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KOECHL & KROECHER: Technology reshaping electricity management

A nother energy milestone, a quiet revolution of sorts, happened recently and it has major implications for all us across North America as consumers of electricity.

Another energy milestone, a quiet revolution of sorts, happened recently and it has major implications for all us across North America as consumers of electricity.  

On March 11, the State of California (one of BC Hydro’s largest customers in the past) met nearly half of its electricity demands through solar energy alone. The other half of California’s electricity typically comes from the use of natural gas.

All of this might simply be no more than an interesting fact for us here in B.C., considering that we rely primarily on the use of hydroelectric power.  So, what exactly is the connection between us and California?

Turns out that California’s solar power electricity production will have severe financial impacts for us here in B.C. Karen Graham of Digital Journal reported on April 12 that this new supply of power has driven the wholesale prices of electricity to near zero or into the negative values in recent weeks. This happened between the high time hours of 8 a.m. to 2 p.m. Consider this: just two short years ago during March, wholesale electricity prices were ranging from $14/megawatt hour to about $45/megawatt hour. This might not seem like an issue, considering the success of solar power is in a relatively small pocket such as California. Yet, BC Hydro, and by implication the ratepayers, need to be very concerned. Here’s why.

This recent milestone of using solar energy in conjunction with new technology investments, governments and energy companies are now having to rethink the way we manage and charge for electricity across North America.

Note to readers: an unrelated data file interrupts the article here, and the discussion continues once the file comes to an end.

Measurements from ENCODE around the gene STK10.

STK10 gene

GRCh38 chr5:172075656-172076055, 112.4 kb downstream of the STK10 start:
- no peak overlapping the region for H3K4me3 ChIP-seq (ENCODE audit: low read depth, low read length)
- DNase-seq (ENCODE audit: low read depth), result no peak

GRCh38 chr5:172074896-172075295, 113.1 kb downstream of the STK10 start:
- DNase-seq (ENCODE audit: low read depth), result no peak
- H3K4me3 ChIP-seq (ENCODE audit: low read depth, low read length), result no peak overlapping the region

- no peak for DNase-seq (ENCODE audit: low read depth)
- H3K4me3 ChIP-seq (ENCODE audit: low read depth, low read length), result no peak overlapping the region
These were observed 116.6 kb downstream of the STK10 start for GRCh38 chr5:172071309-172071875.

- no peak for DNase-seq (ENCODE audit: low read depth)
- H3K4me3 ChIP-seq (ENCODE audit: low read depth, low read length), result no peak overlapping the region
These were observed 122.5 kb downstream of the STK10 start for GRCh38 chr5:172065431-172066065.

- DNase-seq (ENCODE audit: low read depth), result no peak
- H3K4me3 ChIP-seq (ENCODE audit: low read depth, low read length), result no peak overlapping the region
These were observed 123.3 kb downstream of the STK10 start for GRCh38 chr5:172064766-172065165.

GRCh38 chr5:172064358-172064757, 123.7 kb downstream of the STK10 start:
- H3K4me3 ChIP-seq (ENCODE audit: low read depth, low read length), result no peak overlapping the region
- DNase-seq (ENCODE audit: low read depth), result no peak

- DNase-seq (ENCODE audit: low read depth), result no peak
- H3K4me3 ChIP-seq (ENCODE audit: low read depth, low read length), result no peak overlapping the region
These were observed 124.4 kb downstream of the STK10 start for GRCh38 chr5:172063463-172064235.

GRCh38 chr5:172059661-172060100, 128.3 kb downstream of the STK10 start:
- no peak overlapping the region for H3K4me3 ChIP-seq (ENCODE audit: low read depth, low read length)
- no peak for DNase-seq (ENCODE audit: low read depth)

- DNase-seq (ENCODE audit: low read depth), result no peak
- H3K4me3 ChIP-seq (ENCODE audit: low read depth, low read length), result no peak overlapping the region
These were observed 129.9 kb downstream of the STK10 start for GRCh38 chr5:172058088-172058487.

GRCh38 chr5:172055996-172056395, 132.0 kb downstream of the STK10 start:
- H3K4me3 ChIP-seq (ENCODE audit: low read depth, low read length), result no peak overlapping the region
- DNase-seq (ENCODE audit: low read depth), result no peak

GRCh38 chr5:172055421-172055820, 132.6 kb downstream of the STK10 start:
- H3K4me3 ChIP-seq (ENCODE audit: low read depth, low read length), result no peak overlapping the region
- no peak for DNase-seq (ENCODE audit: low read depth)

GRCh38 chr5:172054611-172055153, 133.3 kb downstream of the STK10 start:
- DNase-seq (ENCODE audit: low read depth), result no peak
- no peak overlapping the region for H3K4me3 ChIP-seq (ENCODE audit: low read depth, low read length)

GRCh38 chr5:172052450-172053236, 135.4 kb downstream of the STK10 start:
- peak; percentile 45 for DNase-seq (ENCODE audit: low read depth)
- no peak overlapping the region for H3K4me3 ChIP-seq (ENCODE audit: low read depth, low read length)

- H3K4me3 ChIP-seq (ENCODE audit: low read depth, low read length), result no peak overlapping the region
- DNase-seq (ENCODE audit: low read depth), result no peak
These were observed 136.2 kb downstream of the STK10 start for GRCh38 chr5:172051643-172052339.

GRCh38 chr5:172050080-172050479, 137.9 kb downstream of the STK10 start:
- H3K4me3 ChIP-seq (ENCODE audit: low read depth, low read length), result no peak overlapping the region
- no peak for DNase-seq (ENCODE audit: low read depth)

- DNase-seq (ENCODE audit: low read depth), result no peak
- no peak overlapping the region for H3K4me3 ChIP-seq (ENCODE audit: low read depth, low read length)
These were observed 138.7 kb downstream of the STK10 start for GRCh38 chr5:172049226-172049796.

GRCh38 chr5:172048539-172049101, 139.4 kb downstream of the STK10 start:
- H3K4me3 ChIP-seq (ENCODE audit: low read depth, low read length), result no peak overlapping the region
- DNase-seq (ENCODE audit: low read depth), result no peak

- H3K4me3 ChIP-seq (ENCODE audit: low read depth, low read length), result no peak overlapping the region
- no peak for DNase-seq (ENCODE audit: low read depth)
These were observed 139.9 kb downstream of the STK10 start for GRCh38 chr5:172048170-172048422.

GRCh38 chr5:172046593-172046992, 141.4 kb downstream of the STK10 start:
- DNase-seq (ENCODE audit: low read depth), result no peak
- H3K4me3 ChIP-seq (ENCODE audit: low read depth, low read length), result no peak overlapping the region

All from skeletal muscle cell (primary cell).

Consider that California is the second-largest producer and consumer of electricity in the United States today. Only Texas has a higher demand. Just 15 years ago, California barely used any power produced by the sun. The recent mix of renewable energy sources such as solar is now beginning to shift a transition into a new arena. This is a game changer for traditional sources of electricity such as hydroelectric power.  Wholesale pricing regimes of electricity have suddenly become more fluid and unpredictable. There is major potential for further decreases both in demand and in wholesale pricing.  

BC Hydro is connected to the Western Interconnection grid system, which includes California. While California, and other states such as Texas, continues to develop their renewables, British Columbia has decided to put $8.8 billion into a very expensive, old, and last century technology such as dam building. If the intention is to make this dam a money maker, or by implication to pay for itself, the odds have been severely diminished with this latest California solar game changer. By BC Hydro’s own figures, the cost of producing electricity from Site C will come in between $83/MWh to $110/MWh.  The abundance of more and more solar coming on line, will mean that electricity grid managers will have an additional task on their hands. They will be dealing with an ever-increasing abundance of electricity at continually dropping wholesale prices. Site C simply can’t compete in pricing. 

Does this translate to cheap electricity for you and me? The simple answer is no. The retail price, the one that you pay on your bill, will continue to rise due to the massive debt load presently being carried by BC Hydro. By Hydro’s own numbers, that deferred and contractual debt load is now a staggering $76 billion and climbing. The figure does not include Site C. This government has committed us to long-term continuous price increases. At the same time, there is an ever increasing over abundance of electricity on the grid. Does this even make sense? Demand goes down, prices go up?

By 2024, when the BC Liberals claim the Site C project will be producing its first megawatt of power, the government of the day will need to deal with an even more compelling problem: how to sell electricity on the market, when wholesale prices may at times be near zero.

It is not a question of if but rather when we will see direct fallout here in B.C. from the new and burgeoning solar technology being used south of the border. 

Perhaps Madam Clark was right when she stated that her party was “busting out into a bright new future.” She may have misunderstood the part about the “bright” coming from new technologies using the sun instead of last century’s dams. 

Mike Kroecher is a long time retired resident of the Peace, expressing his deep roots in the land through his artistic bent. Rick Koechl is a recently retired (almost as long a resident) teacher of the Peace with an enthusiasm for politics and energy.